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Cathedral Group's Martyn Evans: 'You can't innovate by staying indoors'

Martyn Evans, marketing & creative director of blossoming developer Cathedral Group talks to the AJ about what he wants from an architect, living in tents and advice from David Bowie

What kind of schemes are you currently working on?
We are specialists in mixed-use development. Our £1 billion project pipeline splits almost exactly in half between private speculative schemes and Public Private Partnerships (PPP) where we are in partnership with local authorities across London and the South East to develop complex mixed-use schemes that have some public asset at their core. We’re creating new town centre spaces in Bromley and Deptford and regenerating entire areas of Brighton and Sittingbourne. We’d like to be known as developers who make beautiful inspiring places for people to live and work in.

How have the last few years been for you and how do you foresee the coming years?
 Exciting. We came through the credit crunch with our entire portfolio of schemes intact. It was hard work, but they’re all up and running now and in the last 18 months we’ve doubled in size. We’re exhilarated about the future. We’re going to make some great places and build some pretty good buildings too.

How has the developer landscape changed during the recession?
To survive we’ve had to be smart and work very very hard. I hope that that’s been true for everyone else too. It’s not a bad thing to have to keep your schemes running by being even more cost conscious and clever with your design to squeeze out maximum land value. Maybe it’ll mean we’re all going to be better off in the long run.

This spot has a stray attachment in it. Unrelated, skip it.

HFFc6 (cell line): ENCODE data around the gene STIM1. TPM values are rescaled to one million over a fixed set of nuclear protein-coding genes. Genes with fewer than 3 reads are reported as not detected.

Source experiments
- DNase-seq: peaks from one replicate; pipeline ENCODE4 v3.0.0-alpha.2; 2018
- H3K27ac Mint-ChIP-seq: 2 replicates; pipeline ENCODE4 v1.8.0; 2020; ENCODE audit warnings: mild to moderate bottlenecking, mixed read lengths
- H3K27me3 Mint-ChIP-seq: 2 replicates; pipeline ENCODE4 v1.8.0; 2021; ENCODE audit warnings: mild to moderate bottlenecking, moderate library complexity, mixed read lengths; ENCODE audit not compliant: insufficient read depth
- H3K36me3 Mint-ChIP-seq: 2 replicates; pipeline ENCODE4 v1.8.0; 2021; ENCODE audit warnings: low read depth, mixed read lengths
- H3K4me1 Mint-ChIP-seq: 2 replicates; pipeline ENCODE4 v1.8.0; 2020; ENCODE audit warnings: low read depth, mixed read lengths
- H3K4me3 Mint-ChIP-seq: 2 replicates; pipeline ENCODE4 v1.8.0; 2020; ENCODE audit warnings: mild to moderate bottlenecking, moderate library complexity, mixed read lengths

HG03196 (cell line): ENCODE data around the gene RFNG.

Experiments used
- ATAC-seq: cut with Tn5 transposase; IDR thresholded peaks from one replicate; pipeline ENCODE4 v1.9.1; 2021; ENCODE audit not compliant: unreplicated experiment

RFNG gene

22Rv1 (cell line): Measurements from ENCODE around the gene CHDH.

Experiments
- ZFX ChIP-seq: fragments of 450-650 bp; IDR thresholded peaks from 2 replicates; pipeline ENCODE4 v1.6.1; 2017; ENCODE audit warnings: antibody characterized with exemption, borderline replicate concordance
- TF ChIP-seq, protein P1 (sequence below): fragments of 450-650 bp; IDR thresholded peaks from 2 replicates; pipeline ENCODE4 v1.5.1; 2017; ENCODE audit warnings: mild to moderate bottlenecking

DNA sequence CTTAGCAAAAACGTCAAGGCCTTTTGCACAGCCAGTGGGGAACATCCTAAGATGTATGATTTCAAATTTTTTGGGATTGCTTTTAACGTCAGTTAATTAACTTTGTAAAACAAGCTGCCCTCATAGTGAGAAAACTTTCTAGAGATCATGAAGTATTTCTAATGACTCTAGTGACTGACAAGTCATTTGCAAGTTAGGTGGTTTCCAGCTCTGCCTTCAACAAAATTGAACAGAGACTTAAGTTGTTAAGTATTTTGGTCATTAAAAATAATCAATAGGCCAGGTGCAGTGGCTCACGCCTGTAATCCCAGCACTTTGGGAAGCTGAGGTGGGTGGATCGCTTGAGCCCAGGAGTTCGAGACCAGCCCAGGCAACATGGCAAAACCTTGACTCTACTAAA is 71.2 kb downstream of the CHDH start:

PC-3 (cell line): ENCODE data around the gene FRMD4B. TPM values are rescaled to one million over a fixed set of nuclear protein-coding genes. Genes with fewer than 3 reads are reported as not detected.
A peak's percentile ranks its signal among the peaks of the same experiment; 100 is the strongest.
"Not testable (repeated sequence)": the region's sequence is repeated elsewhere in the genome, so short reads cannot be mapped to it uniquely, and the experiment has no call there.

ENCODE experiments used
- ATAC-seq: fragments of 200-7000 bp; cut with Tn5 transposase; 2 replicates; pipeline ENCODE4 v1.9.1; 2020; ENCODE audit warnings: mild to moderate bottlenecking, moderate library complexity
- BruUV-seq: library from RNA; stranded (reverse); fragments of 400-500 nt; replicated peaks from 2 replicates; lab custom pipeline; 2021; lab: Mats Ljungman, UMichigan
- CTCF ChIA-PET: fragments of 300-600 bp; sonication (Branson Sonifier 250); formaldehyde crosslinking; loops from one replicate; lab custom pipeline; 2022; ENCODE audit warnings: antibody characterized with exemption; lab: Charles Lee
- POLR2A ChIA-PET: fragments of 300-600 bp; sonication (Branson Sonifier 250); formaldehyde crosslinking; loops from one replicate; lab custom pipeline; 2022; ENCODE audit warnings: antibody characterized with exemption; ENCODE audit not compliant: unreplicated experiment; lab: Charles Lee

What do you want from an architect?
Inspiration. Sketching (by hand!). Imagination. An understanding of the commercial reality of our schemes. Genius. Hard work. Friendship. Fun. Enthusiasm. Beautiful buildings and places that make people happy.

Are you currently looking for new talent and how do you find your architects?
I just spent a week in MIPIM meeting new architects. We’re always looking for new talent. You can’t innovate by staying indoors. You have to get out, look at other people’s schemes, go to exhibitions, knock on people’s doors and fill your boots with inspiration.

You’ve said that a number of stalled PPP are now starting to move forward. What has kickstarted them?
The HCA has been instrumental in unlocking schemes. We wouldn’t have got our Clapham scheme out of the ground in 2010 without significant loan funding from the HCA’s Kickstart scheme. Elsewhere, in a difficult debt market, our schemes have got out of the blocks because we’ve been able to work incredibly hard creating innovative funding models and through working with joint venture partners to pool risk and funding streams.

What do you think about the current government’s attempts to drive development?
The government’s encouragement of local authorities to find ‘inefficient/underused’ land and sell it to boost public spending coffers is short sighted. We’d encourage local authorities to see underused land as a valuable asset that, put into a clever PPP deal, could return exponential economic value.

What would you most like the government to do for you?
Keep stimulating the development market through innovative schemes like the Kickstart and Get Britain Building Funds and increasing SDLT thresholds.

Which of your projects is your favourite and why?
Our scheme in Clapham [by Studio Egret West], which we are just about to complete, sets out our PPP model so simply that it has to be my favourite. New library, new leisure centre, no cost to Lambeth Council, funded by private development, profit for the developer. A true mutually beneficial partnership.

Which regeneration scheme most inspires you and why?
I went to New York to see the High Line Park. There isn’t anything more brave, inspiring, beautiful, clever, ingenious and simply joyful. I also like being in my tent on holiday in Cornwall in the sunshine. It takes 15 minutes to put up and does what every great structure should do: keeps you dry and has a door to go where you should be as much as possible – outside.

Who has given you the best advice and what was it?

David Bowie: ‘Never look back, walk tall, act fine.’

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